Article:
Monday, April 26, 2021

Capital Markets: "Big Week Begins Quietly, with the Greenback Still Under Pressure"

 From Marc to Market:

Overview: What promises to be a notable week has begun off quietly: the US, EMU, and South Korea report Q1 GDP. The eurozone also provides its first estimate of April inflation. Corporate earnings feature tech and financial firms. Equities are mostly firmer in the Asia Pacific region and Europe. Hong Kong, China, and Australia were exceptions, and their equities slipped lower. Taiwan, South Korea, and Indian indices advanced. Europe's Dow Jones Stoxx 600 snapped a seven-week advance last week but is slightly higher today. US futures are narrowly mixed. Ahead of the FOMC meeting and US data, the yield of the 10-year benchmark is firm near 1.57%. Yields in Europe and the Asia Pacific area are a little higher as well. The dollar is sporting a soft profile. The euro rose a little above $1.2115. Sterling is trying to establish a foothold above $1.39, and the dollar-bloc currencies are firm. Among emerging market currencies, eastern and central European currencies, outside the Turkish lira and Czech koruna, are trading lower, while Asian currencies are mostly a little stronger. Gold is has edged up along with the industrial metals. A strike of port workers in Chile over being denied being able to have early withdrawals from their pension funds has driven copper prices to their highest level in a decade. Oil prices are softer amid concerns about weaker Indian demand. June WTI was turned back from the $62.30 area and is trading around a dollar lower near midday in Europe. Last week's low was near $60.60.

Asia Pacific
India reported a million new covid cases over the past three days as the pandemic surges.
Its request that the US allows the export of the vaccine's raw material was rebuffed on the grounds that the US had a responsibility to look after Americans first. A State Department spokesperson was quoted: "It is, of course, not only in our interest to see Americans vaccinated, it is in the interests of the rest of the world to have Americans vaccinated." Aside from the hubris, it was a poor response, and the US quickly amended it. Between Friday and Sunday, a different tone was struck. The US will be sending India raw materials for the AstraZeneca vaccine and provide financial aid for vaccine production. The UK, Germany, and France pledged aid, as has China. The US has a stockpile of an estimated 20 mln AstraZeneca vaccines by earlier this month, but still, American regulators have not approved its use. It has loaned 4 mln vaccines to Canada and Mexico.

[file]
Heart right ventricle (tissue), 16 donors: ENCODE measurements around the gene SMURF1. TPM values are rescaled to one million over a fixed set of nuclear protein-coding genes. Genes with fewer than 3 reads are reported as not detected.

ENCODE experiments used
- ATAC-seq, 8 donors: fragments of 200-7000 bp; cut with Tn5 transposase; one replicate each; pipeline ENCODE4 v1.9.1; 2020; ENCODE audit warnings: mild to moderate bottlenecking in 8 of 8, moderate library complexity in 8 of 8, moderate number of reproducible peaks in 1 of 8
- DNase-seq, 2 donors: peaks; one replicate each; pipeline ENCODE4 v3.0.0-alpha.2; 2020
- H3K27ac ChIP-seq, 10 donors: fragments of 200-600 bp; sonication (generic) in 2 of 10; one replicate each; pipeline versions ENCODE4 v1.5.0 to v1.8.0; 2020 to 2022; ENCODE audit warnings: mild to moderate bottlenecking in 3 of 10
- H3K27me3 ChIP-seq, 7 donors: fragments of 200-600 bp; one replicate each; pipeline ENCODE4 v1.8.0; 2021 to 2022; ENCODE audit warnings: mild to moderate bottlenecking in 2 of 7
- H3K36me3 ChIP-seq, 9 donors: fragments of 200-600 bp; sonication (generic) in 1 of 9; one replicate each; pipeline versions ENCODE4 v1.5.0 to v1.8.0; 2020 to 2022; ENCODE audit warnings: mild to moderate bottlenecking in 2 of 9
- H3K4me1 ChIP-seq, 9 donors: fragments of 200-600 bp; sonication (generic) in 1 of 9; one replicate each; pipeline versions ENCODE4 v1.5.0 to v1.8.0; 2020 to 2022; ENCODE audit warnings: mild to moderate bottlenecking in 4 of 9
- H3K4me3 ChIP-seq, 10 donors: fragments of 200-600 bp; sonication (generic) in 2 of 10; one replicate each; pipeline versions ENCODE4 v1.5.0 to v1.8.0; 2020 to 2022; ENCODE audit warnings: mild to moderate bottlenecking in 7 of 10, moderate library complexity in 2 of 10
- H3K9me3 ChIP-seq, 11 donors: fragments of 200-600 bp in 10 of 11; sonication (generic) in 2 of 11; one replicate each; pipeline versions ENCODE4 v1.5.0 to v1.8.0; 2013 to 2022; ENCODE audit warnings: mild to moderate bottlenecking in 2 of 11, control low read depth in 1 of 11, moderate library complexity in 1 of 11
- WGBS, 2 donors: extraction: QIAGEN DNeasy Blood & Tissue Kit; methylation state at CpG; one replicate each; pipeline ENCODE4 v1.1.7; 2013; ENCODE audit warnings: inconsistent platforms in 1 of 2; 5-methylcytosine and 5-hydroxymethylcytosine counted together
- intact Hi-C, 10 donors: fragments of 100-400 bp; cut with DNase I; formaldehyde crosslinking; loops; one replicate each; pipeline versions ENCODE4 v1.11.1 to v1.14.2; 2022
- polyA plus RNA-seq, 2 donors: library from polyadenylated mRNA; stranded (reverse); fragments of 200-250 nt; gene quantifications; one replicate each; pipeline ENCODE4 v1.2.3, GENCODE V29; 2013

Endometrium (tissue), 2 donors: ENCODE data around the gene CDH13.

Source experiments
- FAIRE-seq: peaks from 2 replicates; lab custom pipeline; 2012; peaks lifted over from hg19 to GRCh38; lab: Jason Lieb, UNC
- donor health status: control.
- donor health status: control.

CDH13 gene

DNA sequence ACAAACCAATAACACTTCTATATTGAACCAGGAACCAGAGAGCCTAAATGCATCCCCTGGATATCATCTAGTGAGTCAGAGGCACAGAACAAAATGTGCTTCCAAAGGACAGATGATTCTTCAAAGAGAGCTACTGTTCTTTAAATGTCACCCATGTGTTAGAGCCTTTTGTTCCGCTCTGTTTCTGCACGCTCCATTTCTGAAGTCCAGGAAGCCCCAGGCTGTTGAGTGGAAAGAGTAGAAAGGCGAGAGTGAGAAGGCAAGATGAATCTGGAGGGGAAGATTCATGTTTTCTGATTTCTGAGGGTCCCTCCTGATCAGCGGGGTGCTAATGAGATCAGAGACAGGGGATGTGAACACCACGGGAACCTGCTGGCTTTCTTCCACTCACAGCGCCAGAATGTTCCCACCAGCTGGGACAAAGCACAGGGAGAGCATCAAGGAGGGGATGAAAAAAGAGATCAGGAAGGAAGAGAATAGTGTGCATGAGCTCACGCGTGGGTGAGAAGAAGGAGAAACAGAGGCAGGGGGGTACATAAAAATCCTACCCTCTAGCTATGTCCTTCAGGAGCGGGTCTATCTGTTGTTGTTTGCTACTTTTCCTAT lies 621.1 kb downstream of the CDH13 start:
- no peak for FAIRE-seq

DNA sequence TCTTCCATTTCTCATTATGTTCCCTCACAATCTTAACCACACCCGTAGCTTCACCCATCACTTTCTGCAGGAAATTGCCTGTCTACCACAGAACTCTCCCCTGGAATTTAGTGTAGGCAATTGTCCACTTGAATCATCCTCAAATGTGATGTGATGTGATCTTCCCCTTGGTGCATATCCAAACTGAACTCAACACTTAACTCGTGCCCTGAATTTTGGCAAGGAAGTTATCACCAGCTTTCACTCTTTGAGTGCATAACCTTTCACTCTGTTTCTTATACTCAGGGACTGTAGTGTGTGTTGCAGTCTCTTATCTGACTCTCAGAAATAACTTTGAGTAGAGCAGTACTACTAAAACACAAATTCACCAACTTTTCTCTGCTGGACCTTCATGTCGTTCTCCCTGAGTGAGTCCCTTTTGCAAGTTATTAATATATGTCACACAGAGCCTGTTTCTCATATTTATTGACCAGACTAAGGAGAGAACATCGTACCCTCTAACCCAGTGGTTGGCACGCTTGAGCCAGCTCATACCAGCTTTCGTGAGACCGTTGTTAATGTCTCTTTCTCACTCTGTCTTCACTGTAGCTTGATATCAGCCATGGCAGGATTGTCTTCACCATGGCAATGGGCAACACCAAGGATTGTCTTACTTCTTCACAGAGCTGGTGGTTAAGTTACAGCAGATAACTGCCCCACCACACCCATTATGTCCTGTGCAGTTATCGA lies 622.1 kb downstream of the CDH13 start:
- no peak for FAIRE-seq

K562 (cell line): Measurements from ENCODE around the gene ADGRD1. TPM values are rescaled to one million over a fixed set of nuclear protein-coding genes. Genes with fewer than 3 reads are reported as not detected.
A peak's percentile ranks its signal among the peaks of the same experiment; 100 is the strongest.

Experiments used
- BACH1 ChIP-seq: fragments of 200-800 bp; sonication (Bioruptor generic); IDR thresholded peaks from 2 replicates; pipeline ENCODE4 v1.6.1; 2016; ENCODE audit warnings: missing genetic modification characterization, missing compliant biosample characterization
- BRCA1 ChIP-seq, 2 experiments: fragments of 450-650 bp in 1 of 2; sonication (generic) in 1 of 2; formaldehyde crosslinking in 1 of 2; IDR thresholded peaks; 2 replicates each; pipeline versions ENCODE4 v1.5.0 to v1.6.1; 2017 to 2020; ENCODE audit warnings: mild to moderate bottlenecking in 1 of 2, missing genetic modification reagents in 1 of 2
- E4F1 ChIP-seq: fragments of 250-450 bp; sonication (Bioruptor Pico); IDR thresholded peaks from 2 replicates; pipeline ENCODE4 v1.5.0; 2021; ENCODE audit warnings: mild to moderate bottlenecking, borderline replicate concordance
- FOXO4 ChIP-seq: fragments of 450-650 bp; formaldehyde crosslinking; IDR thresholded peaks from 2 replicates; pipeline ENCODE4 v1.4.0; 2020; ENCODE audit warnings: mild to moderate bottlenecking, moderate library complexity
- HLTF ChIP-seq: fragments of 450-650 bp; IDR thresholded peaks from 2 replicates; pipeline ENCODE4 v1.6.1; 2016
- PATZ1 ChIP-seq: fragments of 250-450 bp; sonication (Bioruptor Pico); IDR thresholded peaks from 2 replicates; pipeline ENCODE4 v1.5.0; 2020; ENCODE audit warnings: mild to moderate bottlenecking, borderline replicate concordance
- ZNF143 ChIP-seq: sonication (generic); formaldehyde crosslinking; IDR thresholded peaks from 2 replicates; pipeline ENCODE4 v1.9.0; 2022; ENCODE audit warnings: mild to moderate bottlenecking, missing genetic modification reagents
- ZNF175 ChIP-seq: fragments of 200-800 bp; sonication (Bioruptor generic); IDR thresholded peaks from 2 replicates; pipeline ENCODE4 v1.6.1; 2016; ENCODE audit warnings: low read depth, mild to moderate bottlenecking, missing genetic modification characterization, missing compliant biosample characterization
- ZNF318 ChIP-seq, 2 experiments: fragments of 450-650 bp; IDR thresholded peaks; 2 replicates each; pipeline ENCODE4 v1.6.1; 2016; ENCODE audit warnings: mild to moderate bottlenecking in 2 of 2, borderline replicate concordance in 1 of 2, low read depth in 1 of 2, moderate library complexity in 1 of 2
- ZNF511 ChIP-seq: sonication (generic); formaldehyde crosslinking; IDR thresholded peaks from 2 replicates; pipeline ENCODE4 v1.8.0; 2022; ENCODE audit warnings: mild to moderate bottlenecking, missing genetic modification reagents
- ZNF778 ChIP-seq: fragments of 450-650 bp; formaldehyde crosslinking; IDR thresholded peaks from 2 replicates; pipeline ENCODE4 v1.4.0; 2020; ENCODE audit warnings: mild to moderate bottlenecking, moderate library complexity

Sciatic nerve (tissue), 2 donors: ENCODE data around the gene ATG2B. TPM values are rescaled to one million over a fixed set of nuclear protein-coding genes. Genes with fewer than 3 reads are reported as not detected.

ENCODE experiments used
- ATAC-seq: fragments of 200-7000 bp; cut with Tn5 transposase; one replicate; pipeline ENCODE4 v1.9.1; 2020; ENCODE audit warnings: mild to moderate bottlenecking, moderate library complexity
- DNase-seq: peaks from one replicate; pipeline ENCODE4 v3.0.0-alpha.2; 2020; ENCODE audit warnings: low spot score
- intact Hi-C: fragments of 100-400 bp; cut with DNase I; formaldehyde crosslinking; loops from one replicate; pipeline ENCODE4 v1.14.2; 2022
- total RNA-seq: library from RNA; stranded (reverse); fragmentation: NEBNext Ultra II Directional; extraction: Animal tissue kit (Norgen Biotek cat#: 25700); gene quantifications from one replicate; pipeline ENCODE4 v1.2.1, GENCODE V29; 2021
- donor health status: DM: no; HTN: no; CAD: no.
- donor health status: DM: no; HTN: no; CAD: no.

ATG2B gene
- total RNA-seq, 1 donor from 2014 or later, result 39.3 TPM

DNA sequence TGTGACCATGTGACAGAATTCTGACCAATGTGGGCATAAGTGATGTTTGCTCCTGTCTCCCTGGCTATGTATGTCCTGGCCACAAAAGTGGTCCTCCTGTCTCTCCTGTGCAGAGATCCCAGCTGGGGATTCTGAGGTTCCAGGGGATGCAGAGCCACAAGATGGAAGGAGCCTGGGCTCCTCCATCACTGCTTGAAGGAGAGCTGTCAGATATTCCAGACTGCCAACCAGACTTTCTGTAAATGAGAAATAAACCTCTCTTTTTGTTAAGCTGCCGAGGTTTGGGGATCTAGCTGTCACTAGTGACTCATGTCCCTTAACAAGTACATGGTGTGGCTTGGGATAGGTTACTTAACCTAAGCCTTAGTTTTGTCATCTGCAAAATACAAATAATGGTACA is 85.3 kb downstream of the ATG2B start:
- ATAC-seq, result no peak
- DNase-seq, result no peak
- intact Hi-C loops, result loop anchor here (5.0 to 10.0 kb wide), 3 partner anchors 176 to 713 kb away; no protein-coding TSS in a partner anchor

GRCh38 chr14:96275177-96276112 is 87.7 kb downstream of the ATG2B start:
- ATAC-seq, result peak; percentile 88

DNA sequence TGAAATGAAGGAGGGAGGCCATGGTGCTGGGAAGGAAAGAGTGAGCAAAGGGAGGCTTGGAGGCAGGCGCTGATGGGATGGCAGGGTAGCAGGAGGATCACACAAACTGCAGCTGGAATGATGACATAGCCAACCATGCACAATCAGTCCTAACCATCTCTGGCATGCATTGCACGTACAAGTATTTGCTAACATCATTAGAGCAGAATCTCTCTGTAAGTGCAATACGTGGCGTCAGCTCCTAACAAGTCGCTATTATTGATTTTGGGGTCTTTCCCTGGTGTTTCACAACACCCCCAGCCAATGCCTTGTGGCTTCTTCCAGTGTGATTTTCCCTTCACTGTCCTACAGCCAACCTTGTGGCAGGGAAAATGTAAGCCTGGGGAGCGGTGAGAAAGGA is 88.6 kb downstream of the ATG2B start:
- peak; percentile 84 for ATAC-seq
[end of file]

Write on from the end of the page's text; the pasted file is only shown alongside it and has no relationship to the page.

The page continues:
Japan held three byelections for the upper chamber of the Diet, and the LDP failed to win a single one. In Hokkaido and Hiroshima, scandals hit the LDP incumbents, and the seat in Nagano stays within a family dynasty. The results may be a warning to the LDP-Komeito national coalition. A general election needs to be held by late October. Prime Minister Suga's support is waning. He continues to support going forward with the Olympics even Japan's largest urban areas are in a formal state of emergency with less than 100 days before the opening ceremonies. Sunk costs and pride seem to be the main motivations for going forward.

Foreign exchange market participants drawn to seasonal patterns, but we are often unimpressed. Most recently, the claim is that the dollar typically rises against the offshore yuan by an average of 1.5% in May-June. The narrative links the yuan's weakness to dividend payments, which peak this year in the June-August period. The five-year period is not long enough for serious analysis, and "average" could be deceiving if the dispersion of the data is high. Bloomberg's data for CNH goes back to 2011. The dollar has risen in six of the past 10 May's and four of the past 10 June's. The dollar's performance in May has ranged from falling 2.2% to rising by nearly 3.1%. In June, the greenback has rallied 3.5% and has also fallen by 1%. The most extreme pattern is actually in October when the dollar has risen twice in the past decade. Still, the sample size is too small to draw a meaningful conclusion....